Might the court find that you sustained a brain injury even if there is no evidence that you struck your head in a crash? What evidence will the court look at to make the determination?
In today’s case of Mayer v. Umabao (2016 BCSC 506), the court wrestled with, among other things, whether or not he had sustained a mild traumatic brain injury in a crash.
Mr. Mayer was 69 at the time of the collision. He worked as a journeyman carpenter and had no intention of retiring. He was running his own operation and working 9-10 hrs/day, 5-6 days/week. He sustained injuries to his back, neck, shoulders, and hips and a head injury that caused him dizziness/balance issues, impacted his memory and mood, and caused him cognitive difficulties. The onset of dizziness and diagnosis of inner ear issues was nine months after the collision, which ICBC argued meant it was not caused by the collision.
Mr. Mayer’s behavior in the minutes and hours after the collision was very out of character. He was aggressive and insulting to his wife, and eventually grabbed the keys to leave. His wife was concerned about him driving in that state, so blocked in the car. He drove up so the car was touching her body and revved the engine. He composed himself by the next day, and his ability to function resumed to some extent, until the significant dizziness began several months later. His wife said that he was unsteady on his feet from the date of the collision onward. She described their relationship post-crash as “a big silence”. His personality post-injury was altered significantly, as was their life together. His wife also described his stoicism with medical professionals and that 8 months after the collision, she started attending the doctor with him so that she could describe his symptoms for him.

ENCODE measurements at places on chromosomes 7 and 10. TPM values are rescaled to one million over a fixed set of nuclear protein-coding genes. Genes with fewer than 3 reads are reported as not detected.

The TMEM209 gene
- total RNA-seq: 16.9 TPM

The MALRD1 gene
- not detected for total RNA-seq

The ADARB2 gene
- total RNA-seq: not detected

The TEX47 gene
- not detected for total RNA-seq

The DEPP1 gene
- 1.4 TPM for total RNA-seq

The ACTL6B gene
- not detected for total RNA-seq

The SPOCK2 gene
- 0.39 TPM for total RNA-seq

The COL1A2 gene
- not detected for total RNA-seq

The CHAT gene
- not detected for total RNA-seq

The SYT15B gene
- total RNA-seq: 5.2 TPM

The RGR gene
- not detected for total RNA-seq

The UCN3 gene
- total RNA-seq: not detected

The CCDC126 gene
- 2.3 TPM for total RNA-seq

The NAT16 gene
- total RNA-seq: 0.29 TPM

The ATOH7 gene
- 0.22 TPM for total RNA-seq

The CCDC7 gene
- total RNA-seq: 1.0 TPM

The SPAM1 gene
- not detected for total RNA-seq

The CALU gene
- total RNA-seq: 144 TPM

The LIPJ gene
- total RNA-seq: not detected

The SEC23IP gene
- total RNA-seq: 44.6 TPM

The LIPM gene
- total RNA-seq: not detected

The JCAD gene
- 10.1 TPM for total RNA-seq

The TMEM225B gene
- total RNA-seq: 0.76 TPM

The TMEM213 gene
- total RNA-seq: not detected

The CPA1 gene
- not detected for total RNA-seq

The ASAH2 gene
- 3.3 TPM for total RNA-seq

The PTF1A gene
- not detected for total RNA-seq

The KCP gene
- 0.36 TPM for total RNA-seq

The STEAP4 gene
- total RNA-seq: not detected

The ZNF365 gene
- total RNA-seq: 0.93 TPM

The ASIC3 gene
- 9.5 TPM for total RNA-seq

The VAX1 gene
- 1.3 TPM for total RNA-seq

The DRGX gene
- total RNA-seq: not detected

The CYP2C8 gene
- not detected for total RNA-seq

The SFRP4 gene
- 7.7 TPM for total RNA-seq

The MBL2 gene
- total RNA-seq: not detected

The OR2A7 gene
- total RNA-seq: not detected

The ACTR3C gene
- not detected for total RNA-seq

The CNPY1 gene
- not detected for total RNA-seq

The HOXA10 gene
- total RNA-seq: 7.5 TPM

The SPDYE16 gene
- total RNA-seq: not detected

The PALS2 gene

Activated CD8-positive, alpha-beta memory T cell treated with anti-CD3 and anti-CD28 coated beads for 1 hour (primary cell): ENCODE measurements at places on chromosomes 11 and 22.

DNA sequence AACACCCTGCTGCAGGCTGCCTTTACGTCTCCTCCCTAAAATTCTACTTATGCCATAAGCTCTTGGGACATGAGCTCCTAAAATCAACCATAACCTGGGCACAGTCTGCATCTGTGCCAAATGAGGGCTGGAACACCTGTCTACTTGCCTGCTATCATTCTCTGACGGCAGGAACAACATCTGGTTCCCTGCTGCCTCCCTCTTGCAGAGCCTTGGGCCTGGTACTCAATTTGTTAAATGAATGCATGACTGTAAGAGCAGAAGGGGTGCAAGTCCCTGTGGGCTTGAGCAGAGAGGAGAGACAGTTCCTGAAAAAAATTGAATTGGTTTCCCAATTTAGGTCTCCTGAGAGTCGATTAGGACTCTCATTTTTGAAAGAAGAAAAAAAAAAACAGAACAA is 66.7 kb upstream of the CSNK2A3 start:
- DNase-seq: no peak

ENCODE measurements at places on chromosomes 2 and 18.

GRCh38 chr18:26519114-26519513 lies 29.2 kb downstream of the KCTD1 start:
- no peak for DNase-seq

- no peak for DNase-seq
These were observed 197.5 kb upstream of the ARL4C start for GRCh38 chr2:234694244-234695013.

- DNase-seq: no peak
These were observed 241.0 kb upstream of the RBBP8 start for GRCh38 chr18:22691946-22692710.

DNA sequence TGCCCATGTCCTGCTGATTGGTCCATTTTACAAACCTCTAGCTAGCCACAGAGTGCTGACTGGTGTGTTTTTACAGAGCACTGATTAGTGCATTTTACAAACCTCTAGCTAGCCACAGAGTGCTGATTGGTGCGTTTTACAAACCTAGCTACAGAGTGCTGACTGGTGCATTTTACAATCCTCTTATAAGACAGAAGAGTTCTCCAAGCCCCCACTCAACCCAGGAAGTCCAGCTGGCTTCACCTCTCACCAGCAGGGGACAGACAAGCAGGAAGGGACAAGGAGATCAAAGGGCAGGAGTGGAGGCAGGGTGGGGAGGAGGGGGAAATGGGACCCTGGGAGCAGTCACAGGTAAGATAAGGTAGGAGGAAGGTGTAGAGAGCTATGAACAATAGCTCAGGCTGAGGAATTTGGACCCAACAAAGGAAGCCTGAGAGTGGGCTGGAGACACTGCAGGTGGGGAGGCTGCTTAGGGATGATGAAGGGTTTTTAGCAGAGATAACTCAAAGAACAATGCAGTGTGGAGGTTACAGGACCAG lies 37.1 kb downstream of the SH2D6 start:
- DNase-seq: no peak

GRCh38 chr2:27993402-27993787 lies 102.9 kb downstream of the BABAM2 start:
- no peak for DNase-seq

Madam Justice Young found that he suffered a mild traumatic brain injury even though she could not determine whether he struck his head. She concluded that his mTBI and somatoform disorder were caused by the crash, and awarded $175,000.00 in non-pecuniary damages. She provided the following commentary:
 In conclusion of the general damage section of the decision, Curtis J. describes the now 67‑year-old Mr. Chowdhry as having lost a large measure of who he was. While human identity is partly associated with physical ability, it is much more related to a person’s mental state and abilities. Mr. Chowdhry is quite simply not the man he was. Rather than being energetic and happy and employed as the lease manager, he is unemployed. Rather than being the social outgoing man he was, he is now socially withdrawn and has little or no interest about anything. Rather than supporting his family, he is dependent upon them in a way that corrodes his relationship with his wife and his children. Curtis J. assessed non‑pecuniary damages at $200,000.
 There are many obvious similarities between these cases relied on by the plaintiffs and the Mayer case, however, I find that the cases relied on by Mr. Mayer’s counsel involve more significant brain injuries which were readily apparent because of the dramatic effect it had on the plaintiffs. Mr. Mayer’s brain injury was more subtle and went undetected for a considerable period of time because of his ability to function. Nonetheless he is a changed man and he has suffered a considerable loss in his enjoyment of life, family, friends, social interests and vocational interests. I conclude that Mr. Mayer is entitled to an award of non‑pecuniary damages in the amount of $175,000.
It is noteworthy that Madam Justice Young also awarded Mr. Mayer $250,000 for a loss of earning capacity over five years.